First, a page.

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Basset Hound

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Description:
This good-natured and peaceful dog is short-legged and relatively heavy for its size. It usually stands just under a foot and a half tall, with a hard coat and loose skin. The Basset Hound is usually some combination of black, white, and/or tan and has long, trademark ears that hand down.

The Basset Hound is among the mildest mannered of all breeds. They tend to be peaceful and reliable, good with children and strangers, and able to bond well with an entire family. They make excellent watchdogs, and do fine in the city or large apartment if they are given enough exercise. In addition, this breed gets along well with other animals, and does well with patient obedience training.

History:
The word Basset comes from the French "bas," meaning "low to the ground." This breed is, in fact, descended from the Bloodhound and old St. Hubert hound. It was admired by William Shakespeare and King Edward VII. Originally bred to hunt game, it still makes the perfect hunting dog for the novice hunter, with its short legs and slower paced run.
Fun things to do:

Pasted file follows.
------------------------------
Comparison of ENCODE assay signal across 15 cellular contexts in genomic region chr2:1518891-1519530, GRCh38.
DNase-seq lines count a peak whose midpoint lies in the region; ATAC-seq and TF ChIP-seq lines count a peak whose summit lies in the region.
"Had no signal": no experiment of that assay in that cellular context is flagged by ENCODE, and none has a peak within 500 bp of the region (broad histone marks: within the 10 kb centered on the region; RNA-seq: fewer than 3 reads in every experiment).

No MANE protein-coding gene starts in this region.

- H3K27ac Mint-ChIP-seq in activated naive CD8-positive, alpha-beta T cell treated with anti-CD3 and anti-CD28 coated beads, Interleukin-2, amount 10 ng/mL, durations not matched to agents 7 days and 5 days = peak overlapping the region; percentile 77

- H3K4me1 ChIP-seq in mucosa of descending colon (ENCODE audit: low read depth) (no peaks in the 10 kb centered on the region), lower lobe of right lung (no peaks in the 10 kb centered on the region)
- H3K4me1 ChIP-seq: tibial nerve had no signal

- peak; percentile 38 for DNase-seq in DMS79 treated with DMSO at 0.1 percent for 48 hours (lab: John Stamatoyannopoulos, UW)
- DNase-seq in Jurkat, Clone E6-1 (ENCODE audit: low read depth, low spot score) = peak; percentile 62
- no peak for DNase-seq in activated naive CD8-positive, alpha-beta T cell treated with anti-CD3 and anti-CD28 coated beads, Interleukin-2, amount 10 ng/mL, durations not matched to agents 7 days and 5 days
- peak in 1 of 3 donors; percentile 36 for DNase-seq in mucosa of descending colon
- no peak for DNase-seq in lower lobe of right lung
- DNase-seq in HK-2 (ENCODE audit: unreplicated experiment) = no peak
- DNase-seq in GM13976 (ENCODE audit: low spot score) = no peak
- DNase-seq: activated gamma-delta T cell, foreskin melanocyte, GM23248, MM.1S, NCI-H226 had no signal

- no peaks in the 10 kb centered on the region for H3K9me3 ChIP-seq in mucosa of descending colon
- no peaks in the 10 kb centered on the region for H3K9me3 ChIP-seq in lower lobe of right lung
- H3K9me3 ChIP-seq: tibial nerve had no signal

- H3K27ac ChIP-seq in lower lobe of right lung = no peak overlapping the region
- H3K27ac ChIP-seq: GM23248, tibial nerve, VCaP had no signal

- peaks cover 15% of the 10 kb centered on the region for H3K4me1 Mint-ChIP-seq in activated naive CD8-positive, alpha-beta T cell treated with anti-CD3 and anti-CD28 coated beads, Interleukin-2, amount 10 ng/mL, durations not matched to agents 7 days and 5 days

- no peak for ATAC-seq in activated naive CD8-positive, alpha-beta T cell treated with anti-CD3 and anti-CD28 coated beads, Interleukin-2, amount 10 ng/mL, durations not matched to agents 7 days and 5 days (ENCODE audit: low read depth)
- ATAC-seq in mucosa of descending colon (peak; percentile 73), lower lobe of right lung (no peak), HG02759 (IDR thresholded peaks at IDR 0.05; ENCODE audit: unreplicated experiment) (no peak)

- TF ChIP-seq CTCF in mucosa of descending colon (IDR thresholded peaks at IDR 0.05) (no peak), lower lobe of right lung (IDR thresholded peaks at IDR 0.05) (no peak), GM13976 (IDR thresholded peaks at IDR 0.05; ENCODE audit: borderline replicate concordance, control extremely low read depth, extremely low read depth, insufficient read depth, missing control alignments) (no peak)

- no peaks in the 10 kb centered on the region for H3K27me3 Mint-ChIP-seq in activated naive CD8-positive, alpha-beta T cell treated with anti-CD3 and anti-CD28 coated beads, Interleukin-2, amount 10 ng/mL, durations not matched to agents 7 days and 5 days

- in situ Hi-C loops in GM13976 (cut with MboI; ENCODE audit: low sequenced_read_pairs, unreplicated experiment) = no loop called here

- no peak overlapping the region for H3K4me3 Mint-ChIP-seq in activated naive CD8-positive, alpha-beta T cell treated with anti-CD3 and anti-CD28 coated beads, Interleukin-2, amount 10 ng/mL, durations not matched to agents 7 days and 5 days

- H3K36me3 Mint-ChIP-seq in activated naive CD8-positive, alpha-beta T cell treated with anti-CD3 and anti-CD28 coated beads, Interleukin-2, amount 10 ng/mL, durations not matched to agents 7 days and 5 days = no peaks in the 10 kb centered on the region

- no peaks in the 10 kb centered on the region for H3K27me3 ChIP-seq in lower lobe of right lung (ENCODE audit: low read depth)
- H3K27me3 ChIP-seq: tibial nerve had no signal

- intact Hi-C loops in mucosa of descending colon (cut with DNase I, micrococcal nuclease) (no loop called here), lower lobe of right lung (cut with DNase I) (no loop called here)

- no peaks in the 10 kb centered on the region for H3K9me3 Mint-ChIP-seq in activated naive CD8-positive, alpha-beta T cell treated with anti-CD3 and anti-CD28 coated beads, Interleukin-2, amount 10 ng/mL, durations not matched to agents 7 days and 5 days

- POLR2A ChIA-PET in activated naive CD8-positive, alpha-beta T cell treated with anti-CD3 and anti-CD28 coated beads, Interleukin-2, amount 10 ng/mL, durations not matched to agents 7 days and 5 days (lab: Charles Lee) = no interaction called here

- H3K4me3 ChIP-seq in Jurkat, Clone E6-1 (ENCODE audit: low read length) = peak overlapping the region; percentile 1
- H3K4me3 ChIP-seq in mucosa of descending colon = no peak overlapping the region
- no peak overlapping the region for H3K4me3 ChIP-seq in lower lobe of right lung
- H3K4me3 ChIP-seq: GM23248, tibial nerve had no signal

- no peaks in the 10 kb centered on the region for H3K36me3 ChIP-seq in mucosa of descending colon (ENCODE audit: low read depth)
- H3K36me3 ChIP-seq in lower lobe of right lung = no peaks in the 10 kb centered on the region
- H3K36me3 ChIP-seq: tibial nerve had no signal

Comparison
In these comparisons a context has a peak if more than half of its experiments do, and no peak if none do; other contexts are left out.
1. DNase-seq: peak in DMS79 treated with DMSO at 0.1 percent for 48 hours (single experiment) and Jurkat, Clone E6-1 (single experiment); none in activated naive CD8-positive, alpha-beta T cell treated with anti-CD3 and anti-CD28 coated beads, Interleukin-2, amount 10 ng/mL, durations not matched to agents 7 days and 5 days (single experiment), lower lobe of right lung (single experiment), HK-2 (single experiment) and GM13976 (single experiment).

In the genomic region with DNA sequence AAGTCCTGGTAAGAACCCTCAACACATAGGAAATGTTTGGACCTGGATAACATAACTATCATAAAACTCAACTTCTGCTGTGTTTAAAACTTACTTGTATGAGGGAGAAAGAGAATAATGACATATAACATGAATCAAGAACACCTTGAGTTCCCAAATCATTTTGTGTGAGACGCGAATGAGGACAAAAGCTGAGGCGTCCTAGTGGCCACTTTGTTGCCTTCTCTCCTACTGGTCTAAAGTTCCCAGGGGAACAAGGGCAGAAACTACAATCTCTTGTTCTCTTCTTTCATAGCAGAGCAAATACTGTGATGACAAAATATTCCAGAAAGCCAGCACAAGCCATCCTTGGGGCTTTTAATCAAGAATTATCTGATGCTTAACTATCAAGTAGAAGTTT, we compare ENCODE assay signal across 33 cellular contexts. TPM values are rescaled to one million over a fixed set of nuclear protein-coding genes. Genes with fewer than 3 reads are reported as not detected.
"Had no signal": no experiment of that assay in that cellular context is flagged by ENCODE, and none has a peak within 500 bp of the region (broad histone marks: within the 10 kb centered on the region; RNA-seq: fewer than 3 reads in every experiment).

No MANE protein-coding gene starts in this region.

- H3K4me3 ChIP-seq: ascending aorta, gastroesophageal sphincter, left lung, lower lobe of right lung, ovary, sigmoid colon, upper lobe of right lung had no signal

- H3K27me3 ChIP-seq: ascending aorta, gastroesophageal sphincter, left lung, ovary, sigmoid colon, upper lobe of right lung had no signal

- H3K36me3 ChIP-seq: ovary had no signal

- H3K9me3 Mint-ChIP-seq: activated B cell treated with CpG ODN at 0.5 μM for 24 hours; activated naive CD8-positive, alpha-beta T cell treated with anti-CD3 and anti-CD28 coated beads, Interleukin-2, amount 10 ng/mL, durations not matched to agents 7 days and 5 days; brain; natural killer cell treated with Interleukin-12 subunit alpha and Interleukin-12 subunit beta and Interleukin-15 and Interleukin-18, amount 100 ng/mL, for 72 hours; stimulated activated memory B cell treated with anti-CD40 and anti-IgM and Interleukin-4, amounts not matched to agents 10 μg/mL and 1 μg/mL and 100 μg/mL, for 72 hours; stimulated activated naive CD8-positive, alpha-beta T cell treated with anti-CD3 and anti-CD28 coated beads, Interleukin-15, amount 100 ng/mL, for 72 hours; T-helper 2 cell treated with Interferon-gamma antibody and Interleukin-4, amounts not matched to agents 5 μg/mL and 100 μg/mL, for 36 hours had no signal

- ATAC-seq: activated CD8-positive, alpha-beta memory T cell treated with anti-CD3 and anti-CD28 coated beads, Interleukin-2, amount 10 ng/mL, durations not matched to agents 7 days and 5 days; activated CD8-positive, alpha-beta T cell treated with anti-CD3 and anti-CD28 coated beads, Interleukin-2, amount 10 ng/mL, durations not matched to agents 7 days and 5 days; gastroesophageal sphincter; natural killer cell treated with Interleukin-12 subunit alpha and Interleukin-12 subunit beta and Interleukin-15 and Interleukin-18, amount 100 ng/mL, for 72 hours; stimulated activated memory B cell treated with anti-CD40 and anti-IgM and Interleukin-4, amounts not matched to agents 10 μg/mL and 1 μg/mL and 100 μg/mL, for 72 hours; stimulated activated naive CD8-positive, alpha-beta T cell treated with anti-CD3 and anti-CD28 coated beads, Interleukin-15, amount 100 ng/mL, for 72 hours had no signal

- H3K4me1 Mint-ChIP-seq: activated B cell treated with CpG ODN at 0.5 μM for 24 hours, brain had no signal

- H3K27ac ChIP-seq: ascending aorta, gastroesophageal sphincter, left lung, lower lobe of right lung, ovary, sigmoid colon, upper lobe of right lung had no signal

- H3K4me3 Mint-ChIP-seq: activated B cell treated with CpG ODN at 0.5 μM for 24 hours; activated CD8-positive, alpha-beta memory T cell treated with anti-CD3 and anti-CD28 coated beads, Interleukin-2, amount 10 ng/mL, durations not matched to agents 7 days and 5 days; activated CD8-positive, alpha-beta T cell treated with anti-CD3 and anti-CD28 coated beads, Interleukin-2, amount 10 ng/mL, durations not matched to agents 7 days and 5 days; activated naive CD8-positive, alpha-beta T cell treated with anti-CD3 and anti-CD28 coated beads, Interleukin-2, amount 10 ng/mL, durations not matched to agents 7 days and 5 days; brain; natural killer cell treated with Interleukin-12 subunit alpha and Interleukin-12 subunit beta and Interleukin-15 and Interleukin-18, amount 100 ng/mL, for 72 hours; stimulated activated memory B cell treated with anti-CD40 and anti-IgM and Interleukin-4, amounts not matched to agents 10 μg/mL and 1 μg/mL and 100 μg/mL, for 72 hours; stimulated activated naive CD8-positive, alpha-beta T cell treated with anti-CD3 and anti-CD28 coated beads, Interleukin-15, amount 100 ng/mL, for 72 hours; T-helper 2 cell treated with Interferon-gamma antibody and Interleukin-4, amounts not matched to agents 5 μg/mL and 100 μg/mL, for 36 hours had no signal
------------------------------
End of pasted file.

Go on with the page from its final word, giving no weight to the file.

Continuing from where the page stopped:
The Basset Hound was originally bred as a trailing dog, and it will bay loudly when it is on the trail of a rabbit or other, smaller game. Be careful, however, as your Basset may simply wander away because of this instinct to trail. Try a long, leashed walk through wooded areas or open fields for a fun time for you and your pooch. Or, for the novice hunter, this dog makes an erstwhile companion.
Health Risks:
The Basset Hound is an extremely healthy breed, and most health problems that do occur are the result of obesity caused by lack of exercise. A healthy Basset, in other words, is one that is exercised regularly. Some possible genetic health concerns include the following: glaucoma, Von Willebrand's Disease, bloat, Paneosteitis, allergies, and otitis externa.
Things to watch out for with this breed:
Basset Hounds can be difficult to housebreak, and they tend to bay a lot in their sleep. These dogs are also known to howl when left alone for long periods of time. They may wander away from home if not kept leashed or locked-up. In addition, they also tend to drool more than most other breeds. They can be a bit stubborn, and will often clown around when being disobedient.

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